130. Our survival is entirely dependent on our remembrance of God, and God's decision to keep us in His memory. Our identity as God's people is tied to the remembrance of the saving acts of God. "You shall remember," God told the Hebrews, "what the Lord your God did to Pharaoh and to all Egypt, the great trials which your eyes saw, the signs, the wonders, the mighty hand, and the outstretched arm, by which the Lord your God brought you out" (Deuteronomy 7:18-19). This liberation takes on new meaning, perspective, and dynamism for us in the person of Jesus Christ. The Passover (Pascha) from slavery to freedom becomes the Passover (Pascha) from death to life. We remember the saving acts of God, and this remembrance grounds us as it renews us.

131. The remembrance to which we are invited brings together past, present, and future in one movement of thanksgiving and hope. As Orthodox Americans we remember the Orthodox mission that evangelized native peoples of Alaska more than two hundred years ago, bringing the Gospel of Christ in a manner in which it respected their cultures while showing love for the people. We remember the immigrants who came to America seeking religious freedom and economic opportunity, and building Orthodox communities and institutions. We remember the men and women who entered the Orthodox Church by their own free choice and decision, seeking the apostolic faith brought to our own time without interruption or dilution.

132. All liturgy is intended to continually re-present to us the saving works of God. When you participate in the holy services of our Church, listen carefully to the prayers as they are being read. One of their essential characteristics is how they draw upon examples from the Holy Scriptures to recall in detail the saving works of God. God has no need to be reminded of what He has done for us. We are the ones who need our memories refreshed. We are the ones who need to be reminded that God's promise is forever. Think how powerful it is when the celebrant says: "as You were present then, so also be present now!"(20) By remembering God's saving power we are assured of His love for us.

133. We see something similar in the liturgical use of the word "today." At Christmas we hear the choir sing, "Today the Virgin gives birth " At Theophany we hear, "Today the Master hastens toward baptism " On Great Friday, standing before the precious Cross, we hear, "Today is hung upon the Tree " And on Great and Holy Pascha (Easter) we hear, "It is the day of Resurrection " Our remembrance of God's saving acts is not nostalgia. Through remembrance we ourselves become participants in God's saving work. With David we say: "How can I repay the Lord all his favors to me? I will lift the cup of salvation and call on the name of the Lord" (Psalms 116:13-14).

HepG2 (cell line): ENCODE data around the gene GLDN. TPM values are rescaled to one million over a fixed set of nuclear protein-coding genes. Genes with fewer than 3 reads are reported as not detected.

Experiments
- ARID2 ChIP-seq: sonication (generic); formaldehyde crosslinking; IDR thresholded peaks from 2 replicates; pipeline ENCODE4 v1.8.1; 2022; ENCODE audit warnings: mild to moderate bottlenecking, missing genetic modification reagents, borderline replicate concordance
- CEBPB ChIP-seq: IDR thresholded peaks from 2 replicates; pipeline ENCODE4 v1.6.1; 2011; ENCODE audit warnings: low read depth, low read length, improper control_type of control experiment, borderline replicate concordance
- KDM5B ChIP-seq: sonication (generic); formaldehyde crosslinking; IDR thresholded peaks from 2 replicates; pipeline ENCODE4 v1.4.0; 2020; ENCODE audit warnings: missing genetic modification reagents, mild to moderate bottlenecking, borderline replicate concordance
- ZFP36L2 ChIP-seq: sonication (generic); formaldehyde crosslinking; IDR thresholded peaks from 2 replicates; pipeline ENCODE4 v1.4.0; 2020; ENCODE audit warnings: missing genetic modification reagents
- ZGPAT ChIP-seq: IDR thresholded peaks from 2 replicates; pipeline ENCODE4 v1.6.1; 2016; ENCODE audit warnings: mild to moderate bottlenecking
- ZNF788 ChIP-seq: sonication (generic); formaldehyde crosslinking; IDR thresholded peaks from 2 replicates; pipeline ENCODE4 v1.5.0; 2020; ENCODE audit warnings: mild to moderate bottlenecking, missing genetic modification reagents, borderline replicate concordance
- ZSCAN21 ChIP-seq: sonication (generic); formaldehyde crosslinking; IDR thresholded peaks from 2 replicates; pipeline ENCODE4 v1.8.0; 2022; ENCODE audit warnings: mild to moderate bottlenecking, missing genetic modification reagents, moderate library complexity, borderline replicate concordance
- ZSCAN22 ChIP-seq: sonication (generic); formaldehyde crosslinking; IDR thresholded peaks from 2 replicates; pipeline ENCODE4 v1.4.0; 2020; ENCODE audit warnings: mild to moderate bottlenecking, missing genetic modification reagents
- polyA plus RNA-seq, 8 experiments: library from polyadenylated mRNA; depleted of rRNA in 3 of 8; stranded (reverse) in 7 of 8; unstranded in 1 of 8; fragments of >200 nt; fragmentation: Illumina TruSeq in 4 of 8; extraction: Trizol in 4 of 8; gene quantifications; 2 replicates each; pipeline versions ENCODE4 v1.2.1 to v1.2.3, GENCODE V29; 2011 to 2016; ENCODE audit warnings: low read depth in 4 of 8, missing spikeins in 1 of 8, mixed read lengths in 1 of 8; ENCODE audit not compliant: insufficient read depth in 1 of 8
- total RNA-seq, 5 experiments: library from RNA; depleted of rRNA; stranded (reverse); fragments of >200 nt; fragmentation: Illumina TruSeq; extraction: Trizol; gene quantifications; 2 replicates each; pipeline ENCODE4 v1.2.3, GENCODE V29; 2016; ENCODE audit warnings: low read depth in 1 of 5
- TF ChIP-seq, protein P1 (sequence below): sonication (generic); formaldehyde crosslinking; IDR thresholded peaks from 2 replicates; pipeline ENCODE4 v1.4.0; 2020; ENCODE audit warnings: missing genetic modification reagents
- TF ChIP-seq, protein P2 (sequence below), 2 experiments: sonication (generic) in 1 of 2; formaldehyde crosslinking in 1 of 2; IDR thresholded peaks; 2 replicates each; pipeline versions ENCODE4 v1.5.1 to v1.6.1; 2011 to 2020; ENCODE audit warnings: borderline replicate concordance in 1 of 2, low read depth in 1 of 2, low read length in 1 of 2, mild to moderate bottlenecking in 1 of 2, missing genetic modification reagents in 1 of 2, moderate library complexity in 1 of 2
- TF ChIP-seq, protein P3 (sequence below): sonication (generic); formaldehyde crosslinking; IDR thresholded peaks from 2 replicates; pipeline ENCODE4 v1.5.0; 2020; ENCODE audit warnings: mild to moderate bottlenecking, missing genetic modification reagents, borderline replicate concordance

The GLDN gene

134. The center of our remembrance is the Eucharist, the Divine Liturgy. In the Divine Liturgy, we, the eucharistic community, call to mind the entire economy of God in the person of Jesus Christ through the Holy Spirit. We remember "all that came to pass for our sake, the cross, the tomb, the resurrection on the third day, the ascension into heaven, the enthronement at the right hand of the Father, and the second, glorious coming."(21) We ask that the Holy Spirit, as at Pentecost, descend upon us and the presented Gifts. The saving work of God moves from the remembrance of the past event to the present; from "theory" to actuality; from then to now. We are made holy. We are made into the Body of Christ. It is for each of us a personal, as well as communal event.

135. It should be clear from what we have said that this remembrance belongs not in our head, but in our heart - the center of the spiritual faculty. We remember not in order to dwell on the past but to know where we are going. We said above that one of the remarkable aspects of the American character is the openness to remake oneself. For Christians this idea echoes the newness we find in Christ (cf. 2 Corinthians 5:17). But remaking oneself without a grounding in true existence is a recipe for confusion and even disaster. The newness that we desire can only be found in God. Forgetting one's past is not the same as forgiveness given by accepting God's grace. Re-inventing oneself is not the same as being renewed in the Holy Spirit.

136. The Church is not a museum and we are not Her curators. The Church is a living and breathing community, the Body of Christ. Liturgy as remembrance is not slavish adherence to particular forms. Rather, we remember God's saving work to know who we are so that we can act in the here and now. We remember as a community and in a community, because we know that we are joined with Christ along with our brothers and sisters, and are not unconnected individuals. It is not accidental that the Church is organized around local eucharistic communities charged with remembering and acting.